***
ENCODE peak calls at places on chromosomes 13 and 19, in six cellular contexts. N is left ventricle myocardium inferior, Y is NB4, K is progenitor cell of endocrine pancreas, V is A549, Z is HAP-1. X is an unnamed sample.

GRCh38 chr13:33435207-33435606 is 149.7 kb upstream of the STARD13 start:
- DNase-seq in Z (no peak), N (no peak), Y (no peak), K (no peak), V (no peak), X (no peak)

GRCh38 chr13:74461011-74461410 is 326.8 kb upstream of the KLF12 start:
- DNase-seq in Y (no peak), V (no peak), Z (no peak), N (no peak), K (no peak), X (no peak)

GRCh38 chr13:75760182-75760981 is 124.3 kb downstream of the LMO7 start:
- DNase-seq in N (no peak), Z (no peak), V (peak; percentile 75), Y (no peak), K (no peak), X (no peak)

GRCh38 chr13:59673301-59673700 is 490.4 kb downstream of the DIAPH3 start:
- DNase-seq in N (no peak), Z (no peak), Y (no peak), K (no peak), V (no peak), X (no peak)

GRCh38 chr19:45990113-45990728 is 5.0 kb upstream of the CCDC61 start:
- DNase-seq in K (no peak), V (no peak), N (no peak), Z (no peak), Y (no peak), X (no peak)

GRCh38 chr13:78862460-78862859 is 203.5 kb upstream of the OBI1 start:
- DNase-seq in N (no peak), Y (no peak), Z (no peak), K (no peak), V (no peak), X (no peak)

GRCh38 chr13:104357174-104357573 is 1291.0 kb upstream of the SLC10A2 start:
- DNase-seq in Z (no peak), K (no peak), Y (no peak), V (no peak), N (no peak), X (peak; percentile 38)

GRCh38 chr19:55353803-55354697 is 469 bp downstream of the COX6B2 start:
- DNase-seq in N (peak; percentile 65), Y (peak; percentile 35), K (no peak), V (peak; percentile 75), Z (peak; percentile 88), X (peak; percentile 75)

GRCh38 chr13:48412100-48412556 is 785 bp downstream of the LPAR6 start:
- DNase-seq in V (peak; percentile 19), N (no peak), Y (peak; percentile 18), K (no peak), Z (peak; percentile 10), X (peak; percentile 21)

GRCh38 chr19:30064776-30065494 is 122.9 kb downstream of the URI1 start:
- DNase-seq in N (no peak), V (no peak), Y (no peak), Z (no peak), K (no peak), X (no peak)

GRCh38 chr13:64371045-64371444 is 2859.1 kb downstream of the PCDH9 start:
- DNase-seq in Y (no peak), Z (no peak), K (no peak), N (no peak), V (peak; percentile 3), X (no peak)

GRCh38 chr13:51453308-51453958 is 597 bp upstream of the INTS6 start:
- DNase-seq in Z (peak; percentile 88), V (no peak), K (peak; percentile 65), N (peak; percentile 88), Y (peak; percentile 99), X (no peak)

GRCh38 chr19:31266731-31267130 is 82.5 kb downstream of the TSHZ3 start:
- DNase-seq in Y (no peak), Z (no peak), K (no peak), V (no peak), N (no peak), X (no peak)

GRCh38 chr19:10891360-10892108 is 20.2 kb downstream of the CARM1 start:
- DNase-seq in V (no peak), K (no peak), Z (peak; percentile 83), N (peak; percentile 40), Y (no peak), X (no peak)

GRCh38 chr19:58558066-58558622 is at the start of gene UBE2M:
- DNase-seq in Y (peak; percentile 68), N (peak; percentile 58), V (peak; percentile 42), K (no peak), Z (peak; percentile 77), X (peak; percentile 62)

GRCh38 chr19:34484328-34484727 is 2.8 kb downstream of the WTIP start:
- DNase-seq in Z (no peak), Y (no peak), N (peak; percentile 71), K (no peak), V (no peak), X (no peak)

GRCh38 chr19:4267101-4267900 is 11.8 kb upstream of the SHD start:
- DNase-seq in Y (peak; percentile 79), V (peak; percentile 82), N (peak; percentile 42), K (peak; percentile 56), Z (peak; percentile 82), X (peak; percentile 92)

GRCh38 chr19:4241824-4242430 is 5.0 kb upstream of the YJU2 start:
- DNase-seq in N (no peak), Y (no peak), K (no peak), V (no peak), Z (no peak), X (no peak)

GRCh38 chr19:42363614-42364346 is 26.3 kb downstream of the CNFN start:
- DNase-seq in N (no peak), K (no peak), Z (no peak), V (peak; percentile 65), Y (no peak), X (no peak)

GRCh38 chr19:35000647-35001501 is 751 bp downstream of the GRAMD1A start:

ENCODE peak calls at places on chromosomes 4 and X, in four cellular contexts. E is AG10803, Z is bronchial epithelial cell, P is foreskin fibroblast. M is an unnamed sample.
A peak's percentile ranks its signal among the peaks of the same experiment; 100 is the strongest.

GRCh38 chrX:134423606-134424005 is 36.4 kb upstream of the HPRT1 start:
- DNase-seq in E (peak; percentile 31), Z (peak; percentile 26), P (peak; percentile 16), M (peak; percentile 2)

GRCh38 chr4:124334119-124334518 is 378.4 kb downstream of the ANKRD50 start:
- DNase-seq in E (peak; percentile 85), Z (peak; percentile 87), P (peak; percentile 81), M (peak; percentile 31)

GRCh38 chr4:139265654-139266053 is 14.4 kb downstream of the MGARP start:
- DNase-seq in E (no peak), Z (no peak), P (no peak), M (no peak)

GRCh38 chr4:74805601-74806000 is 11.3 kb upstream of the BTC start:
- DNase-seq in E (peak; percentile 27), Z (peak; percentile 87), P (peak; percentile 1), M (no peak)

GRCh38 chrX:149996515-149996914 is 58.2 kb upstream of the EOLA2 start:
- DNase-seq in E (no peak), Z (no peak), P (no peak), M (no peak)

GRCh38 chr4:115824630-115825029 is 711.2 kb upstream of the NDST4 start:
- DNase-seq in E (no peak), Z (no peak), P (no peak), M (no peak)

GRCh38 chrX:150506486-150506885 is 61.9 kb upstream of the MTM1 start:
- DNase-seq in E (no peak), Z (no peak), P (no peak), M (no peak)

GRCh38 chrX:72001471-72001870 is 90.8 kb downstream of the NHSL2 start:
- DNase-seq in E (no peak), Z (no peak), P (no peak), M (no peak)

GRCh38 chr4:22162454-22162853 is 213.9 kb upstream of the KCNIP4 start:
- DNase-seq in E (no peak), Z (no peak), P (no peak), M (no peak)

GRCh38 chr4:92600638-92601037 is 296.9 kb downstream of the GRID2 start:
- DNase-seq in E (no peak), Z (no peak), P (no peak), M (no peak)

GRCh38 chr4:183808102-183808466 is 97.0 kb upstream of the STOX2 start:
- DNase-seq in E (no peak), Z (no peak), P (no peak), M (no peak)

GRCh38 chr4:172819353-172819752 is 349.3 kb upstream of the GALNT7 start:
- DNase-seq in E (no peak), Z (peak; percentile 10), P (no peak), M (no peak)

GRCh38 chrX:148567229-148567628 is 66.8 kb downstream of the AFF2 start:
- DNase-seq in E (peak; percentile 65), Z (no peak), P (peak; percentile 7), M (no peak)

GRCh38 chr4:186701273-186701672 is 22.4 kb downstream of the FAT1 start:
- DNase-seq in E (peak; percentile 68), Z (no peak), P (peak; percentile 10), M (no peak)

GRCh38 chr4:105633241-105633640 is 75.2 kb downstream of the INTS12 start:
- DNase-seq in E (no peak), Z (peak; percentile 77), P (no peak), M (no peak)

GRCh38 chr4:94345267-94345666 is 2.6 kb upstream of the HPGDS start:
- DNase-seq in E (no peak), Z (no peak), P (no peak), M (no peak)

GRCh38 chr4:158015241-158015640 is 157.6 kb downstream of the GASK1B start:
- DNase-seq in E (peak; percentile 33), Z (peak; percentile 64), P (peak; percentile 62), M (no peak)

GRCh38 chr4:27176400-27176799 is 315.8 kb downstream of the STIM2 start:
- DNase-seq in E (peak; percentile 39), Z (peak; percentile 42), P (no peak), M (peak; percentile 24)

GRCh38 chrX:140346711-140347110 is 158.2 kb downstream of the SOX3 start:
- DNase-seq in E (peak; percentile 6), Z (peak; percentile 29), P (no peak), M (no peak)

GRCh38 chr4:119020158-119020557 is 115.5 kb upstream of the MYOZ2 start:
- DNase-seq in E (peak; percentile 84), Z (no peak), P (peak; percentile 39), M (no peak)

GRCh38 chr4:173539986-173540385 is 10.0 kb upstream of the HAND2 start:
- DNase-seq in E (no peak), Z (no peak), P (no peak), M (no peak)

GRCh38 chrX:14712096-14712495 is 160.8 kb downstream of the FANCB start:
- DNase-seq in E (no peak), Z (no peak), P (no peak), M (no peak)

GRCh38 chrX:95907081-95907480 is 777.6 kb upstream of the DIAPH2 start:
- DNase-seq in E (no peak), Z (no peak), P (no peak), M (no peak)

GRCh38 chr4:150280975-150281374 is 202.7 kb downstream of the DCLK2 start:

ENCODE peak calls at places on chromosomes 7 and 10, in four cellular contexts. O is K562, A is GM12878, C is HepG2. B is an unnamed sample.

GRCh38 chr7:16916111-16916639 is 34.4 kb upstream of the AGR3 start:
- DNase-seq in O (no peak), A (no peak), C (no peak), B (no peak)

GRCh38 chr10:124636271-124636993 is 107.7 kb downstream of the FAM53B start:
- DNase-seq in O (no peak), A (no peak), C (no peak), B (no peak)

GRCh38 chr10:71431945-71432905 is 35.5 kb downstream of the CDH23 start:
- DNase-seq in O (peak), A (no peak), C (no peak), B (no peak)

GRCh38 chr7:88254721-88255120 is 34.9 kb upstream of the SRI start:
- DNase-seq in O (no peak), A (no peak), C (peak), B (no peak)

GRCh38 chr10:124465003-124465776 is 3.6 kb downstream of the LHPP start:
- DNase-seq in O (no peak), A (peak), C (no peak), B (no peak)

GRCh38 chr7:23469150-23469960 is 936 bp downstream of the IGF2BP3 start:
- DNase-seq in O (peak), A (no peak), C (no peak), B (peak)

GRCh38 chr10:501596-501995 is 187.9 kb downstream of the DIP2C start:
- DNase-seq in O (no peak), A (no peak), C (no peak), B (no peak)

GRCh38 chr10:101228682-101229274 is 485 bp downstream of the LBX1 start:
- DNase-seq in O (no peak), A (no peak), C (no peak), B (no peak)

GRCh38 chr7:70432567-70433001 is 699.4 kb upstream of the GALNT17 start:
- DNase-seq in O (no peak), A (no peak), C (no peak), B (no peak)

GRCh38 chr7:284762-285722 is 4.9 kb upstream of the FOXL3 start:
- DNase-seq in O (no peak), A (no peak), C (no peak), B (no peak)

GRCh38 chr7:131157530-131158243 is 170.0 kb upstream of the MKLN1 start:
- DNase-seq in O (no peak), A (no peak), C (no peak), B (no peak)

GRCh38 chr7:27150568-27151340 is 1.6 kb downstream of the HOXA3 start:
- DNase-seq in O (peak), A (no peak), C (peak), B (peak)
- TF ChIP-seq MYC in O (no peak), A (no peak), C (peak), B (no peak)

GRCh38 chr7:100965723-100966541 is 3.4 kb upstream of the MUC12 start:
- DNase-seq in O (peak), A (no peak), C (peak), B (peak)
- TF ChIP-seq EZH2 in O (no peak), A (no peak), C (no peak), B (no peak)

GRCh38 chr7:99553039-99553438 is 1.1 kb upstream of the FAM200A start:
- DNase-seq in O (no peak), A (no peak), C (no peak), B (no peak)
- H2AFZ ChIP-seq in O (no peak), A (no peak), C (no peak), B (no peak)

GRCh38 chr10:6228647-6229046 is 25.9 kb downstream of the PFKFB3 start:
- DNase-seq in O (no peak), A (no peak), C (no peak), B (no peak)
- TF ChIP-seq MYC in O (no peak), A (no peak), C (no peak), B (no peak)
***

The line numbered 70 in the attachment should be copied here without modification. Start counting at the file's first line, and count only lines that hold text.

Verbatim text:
- DNase-seq in E (peak; percentile 68), Z (no peak), P (peak; percentile 10), M (no peak)